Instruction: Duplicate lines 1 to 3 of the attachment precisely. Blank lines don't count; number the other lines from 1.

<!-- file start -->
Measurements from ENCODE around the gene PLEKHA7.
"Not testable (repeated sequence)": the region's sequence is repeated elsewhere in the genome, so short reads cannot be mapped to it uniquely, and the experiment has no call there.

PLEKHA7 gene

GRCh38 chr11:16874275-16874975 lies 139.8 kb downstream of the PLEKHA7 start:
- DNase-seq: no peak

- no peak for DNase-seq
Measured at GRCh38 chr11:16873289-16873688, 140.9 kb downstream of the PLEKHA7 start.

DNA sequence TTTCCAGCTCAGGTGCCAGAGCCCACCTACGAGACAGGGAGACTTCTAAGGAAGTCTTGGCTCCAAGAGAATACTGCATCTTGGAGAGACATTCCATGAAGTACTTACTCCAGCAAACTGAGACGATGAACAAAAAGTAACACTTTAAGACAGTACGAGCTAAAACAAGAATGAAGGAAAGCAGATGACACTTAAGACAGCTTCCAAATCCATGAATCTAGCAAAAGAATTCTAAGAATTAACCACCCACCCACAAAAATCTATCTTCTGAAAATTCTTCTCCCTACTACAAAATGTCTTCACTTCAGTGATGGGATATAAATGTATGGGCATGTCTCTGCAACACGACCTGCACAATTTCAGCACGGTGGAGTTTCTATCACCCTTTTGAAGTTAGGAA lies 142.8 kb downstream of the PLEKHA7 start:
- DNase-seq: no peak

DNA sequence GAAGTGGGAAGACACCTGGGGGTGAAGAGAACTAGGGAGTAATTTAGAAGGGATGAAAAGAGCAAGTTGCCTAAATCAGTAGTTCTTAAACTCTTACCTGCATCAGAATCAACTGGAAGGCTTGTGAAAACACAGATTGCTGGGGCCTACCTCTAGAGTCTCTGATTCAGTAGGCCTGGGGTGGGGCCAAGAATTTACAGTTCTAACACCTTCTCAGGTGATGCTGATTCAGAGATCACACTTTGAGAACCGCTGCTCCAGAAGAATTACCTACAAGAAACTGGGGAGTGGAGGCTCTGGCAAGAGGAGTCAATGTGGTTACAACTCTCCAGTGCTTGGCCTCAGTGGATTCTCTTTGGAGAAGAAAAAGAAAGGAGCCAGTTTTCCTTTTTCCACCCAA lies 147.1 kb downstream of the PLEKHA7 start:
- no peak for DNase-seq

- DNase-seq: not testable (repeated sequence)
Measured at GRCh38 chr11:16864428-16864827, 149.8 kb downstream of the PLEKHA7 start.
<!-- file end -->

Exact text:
Measurements from ENCODE around the gene PLEKHA7.
"Not testable (repeated sequence)": the region's sequence is repeated elsewhere in the genome, so short reads cannot be mapped to it uniquely, and the experiment has no call there.

PLEKHA7 gene